Byron Bay. Tuesday, 1.45pm Byron Bay is a beautiful place despite the pillaging by modern humans. You can still experience that beauty if you escape the tinnitus and tinsel of town and get to the beach.
I love Lismore, but... But... But... The other day, I wanted to abandon Lismore forever and move to Brisbane, or Phnom Penh, or Kempsey. (Yes, Kempsey.) Why?
Sometimes, you see something that just makes you stop in your tracks. One night, taking a leak, I saw a meteor streak with a brilliant daytime incandescence above my shack, break into three, and ditch into Jiggi Valley. I gasped and watered my foot.
Northern Drains. The future, 7.40pm ‘Hey Great-Grandpa, show us that hand-typing thing you can do,’ says Great-Granddaughter #1. ‘Yeah, yeah!’ yells Great-Grandson #2, his spectacles clearing. ‘Show us that... that...’
S Sorrensen Nimbin. Saturday, 5.40pm To see the sun come shining through, To smell the beans freshly brewed, Beats from a passing Subaru, This is the best a life can do. Leaning back, in my chair, The prodigal sun dries... Read More →
‘Whoa! Look at that!’ says a big bloke with a big red beard, pointing across the road as he leaves the pub. His excitement is so great he stumbles over the step onto the footpath, losing a thong. ‘Must have a been a bumper crop...’
My place. Thursday, 2pm. Okay, people; a thought experiment: If the Australian government were a person, would you invite that person into your home?
Oh dear. A traffic jam. The Jeep in front of me – an all-terrain vehicle capable of impressive speed – is crawling along so slowly I'm expecting its reversing lights to come on at any moment. Must be frustrating.
Friendships are important. They must be, I reckon – there are so many Facebook memes about them: Good friends are like stars. You don't always see them, but you know they are always there.
‘Welcome everything that comes up. Welcome everything you feel. Invite all...' Her voice flies off with a crow, calling faintly from afar, as my body relaxes on a deck overlooking my home valley.
Maybe I should be excited. Many of my friends are. ‘The votes are in the mail,’ one of those friends says as we pass by an Aboriginal bloke sitting under a tree, painting on stretched canvas.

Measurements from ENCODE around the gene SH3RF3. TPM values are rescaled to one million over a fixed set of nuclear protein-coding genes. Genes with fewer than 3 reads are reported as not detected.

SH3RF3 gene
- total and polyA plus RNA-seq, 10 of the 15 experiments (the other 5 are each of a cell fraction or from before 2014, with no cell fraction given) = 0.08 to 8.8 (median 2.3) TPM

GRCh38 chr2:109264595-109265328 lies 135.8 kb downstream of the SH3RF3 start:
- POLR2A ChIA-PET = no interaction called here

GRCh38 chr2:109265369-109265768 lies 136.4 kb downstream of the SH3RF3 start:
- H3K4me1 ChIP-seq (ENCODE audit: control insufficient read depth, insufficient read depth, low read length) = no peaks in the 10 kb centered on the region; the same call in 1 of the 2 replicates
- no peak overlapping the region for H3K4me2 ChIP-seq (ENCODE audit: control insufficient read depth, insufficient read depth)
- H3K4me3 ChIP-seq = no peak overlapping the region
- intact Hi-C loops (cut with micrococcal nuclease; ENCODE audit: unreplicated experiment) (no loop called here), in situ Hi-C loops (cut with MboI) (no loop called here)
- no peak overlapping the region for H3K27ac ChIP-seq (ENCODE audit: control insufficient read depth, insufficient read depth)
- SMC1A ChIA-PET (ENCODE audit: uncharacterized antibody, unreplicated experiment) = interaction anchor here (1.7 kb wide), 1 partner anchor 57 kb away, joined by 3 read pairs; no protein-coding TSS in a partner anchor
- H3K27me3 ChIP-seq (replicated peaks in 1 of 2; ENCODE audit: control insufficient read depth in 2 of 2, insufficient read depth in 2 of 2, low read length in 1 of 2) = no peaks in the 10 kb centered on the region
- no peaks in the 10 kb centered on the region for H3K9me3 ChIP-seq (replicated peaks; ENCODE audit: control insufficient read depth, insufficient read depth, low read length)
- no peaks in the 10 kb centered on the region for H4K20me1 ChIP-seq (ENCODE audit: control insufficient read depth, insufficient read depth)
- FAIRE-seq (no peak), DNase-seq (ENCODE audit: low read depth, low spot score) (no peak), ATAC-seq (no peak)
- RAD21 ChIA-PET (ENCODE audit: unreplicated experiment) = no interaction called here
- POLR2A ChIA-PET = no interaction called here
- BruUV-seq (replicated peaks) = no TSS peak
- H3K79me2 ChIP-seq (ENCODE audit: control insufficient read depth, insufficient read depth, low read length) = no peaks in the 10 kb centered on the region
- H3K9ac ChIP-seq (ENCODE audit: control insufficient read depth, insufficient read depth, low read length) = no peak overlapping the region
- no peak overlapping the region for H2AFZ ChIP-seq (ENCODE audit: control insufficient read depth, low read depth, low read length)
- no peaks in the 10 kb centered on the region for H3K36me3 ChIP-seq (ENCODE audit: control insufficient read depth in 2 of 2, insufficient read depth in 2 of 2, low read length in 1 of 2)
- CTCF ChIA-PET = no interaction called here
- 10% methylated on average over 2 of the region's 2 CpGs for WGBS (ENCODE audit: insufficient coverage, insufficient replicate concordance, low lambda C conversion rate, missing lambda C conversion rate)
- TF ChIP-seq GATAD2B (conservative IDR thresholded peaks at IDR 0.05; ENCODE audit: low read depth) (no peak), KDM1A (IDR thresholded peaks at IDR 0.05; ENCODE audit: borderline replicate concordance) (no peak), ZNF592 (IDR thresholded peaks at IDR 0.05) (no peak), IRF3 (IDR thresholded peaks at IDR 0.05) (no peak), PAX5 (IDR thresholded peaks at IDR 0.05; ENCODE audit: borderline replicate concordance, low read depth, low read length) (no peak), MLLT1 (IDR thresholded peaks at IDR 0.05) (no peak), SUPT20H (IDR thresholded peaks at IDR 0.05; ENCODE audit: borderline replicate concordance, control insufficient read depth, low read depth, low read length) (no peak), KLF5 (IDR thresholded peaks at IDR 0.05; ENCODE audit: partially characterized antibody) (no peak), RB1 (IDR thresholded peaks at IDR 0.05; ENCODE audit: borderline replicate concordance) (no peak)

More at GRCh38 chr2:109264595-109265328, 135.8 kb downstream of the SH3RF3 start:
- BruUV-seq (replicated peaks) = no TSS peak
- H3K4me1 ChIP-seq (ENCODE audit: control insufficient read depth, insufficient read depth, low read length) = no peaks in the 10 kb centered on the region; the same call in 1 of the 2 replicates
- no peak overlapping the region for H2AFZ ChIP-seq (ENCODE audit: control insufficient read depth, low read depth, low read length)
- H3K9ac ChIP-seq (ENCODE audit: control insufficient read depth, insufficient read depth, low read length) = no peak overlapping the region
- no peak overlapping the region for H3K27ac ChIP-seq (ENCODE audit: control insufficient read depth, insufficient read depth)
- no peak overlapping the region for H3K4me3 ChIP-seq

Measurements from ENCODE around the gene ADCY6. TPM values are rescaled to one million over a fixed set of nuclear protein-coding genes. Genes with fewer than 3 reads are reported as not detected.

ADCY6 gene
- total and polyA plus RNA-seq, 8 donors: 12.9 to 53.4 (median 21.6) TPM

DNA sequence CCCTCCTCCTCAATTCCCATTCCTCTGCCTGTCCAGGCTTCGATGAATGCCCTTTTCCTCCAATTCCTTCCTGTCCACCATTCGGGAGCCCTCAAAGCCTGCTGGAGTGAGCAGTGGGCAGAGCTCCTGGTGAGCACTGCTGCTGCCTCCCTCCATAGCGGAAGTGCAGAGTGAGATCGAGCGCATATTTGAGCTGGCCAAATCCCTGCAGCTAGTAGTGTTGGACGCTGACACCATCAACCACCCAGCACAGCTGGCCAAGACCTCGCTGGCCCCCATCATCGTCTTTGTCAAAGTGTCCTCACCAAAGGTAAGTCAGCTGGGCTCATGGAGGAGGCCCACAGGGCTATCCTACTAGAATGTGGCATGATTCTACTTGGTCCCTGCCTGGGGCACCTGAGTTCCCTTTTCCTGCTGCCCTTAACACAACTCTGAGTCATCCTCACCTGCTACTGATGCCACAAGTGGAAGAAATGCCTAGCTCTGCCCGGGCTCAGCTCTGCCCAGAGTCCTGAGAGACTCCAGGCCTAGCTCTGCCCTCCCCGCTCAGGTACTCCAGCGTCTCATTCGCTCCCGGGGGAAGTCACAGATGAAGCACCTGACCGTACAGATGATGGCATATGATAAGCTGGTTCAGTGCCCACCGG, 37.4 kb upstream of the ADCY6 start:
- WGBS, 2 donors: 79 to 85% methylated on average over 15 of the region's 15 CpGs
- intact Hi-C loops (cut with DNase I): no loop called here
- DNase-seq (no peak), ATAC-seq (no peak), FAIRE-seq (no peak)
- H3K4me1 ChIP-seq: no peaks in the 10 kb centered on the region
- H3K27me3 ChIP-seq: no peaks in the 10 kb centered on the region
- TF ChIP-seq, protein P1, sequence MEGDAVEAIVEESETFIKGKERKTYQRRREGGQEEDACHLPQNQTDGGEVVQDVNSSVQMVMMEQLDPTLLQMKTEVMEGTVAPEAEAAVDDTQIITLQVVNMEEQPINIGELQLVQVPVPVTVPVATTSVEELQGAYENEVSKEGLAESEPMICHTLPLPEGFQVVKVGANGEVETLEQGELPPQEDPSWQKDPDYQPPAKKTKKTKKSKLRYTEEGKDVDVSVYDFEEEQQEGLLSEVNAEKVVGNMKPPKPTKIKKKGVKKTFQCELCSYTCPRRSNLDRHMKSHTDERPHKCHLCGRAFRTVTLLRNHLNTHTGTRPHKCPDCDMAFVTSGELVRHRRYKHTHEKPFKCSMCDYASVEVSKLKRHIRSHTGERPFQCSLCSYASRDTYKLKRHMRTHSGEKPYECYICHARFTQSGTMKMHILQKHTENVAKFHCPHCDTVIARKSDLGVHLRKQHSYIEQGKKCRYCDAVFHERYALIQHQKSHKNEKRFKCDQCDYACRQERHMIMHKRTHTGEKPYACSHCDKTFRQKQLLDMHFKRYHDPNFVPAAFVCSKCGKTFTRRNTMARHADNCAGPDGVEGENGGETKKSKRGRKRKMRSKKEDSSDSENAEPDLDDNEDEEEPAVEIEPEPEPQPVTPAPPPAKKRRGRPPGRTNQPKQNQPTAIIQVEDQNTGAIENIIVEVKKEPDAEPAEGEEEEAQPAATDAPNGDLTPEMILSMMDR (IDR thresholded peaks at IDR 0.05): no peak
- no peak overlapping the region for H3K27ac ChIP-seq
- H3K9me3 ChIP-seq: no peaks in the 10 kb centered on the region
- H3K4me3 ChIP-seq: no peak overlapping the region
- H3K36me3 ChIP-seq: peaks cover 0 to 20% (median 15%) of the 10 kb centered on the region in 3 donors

Every six months, I check my battery. No, I don’t have a pacemaker, and I’m not talking about phone or car battery. I’m checking my house battery.
Surfers Paradise. Saturday, 5pm. From 77 floors up, you get some perspective on the world. I’m on the top floor of the highest building in the southern hemisphere, the Q1. (Named by a robot.)
Larnook. Monday, 4pm I look to the sky. I'm waiting for something. But there's only the sun. It's winter and there is, finally, a chill to the air, but the sun is a yellow orb of dessication laying waste to the land. I don't look at it. Only fools and presidents look at the sun.
Rocky Creek Dam. Tuesday, 12.15pm Sometimes, you find beauty just when you need it. A salve to the soul. I'm walking along the Rocky Creek Dam wall. It's a beautiful summers day – except it's winter. I'm sweating. This makes me a little uneasy. Call me old fashioned, but I like cold winters and hot summers. That seems natural, right?
My place. Tuesday, 8.55am I’m ready. The time has come. My jaw is set. My loins are girt. The empire is falling before our eyes. Headed by a lunatic (no distinctive moustache but a conceit of fake hair) the cultural driver of our times is simultaneously constipated with inaction and shitting in its own nest.
Mount Jerusalem. Thursday, 11.45am I like to drive. It soothes me. I get worried about stuff. Some people like to swim laps for relaxation. Some like to listen to music. Some like to knit scarves. Some like to drink red wine. Some like to mow the lawn. I like doing all those too (except the laps, and the knitting, and the mowing...) but for me the best anti-anxiety therapy is motorised wheels.
Teven. Tuesday, 12.10pm. The motorbike purrs and drops into a corner. It loves it. So do I. I'm riding to Ballina. To see a psychologist. (Don't ask.)
I remember when the Big Prawn was in an awful state. Feelers broken, shell peeling. Pale and graffitied, the poor prawn didn’t even have a tail. Those were bad days for Ballina. The Big Prawn is the symbol of Ballina, even more than the mobility scooter.
It's in my nature to say hello to people. I say 'g'day' to passers-by in the street who catch my eye; to cashiers at the servo who ask me if I'd like a drink with that.
I know a secret cave. Only a couple of other people know it. We’re friends. Friends of the Cave. A long time ago we swore an oath of secrecy, ritually cutting our palms with the Sacred Cave Knife, mixing our blood, like stoned Sioux, to seal the vow.
‘What’s this?’ I ask, extracting a folder from a cardboard box full of folders. ‘Oh, I don’t know. Probably some of your father’s business stuff,’ my mother says, pulling out another folder.
Dear Malcolm, You and your band of merry members have recently taken to pushing the ‘Australian values’ line. And using the word ‘patriot’ a lot. Jeez, it’s all a bit American, isn’t it, Mal? Should we put our hands on our hearts when we sing the national anthem?
Children mustn’t obey their elders anymore. They mustn’t follow in their footsteps. They mustn’t listen to the nonsense that spills from old mouths like sewage from a pipe. The young must break from the tradition of honouring their elders.
‘Find the diamonds in the shit,’ the driver says to me. We jump the speed bump as we exit the university. The Subaru doesn’t really ‘jump’ the bump – it doesn’t get air – but the car does rise up on its toes before slumping back heavily onto its hydraulic heels, like a sumo wrestler.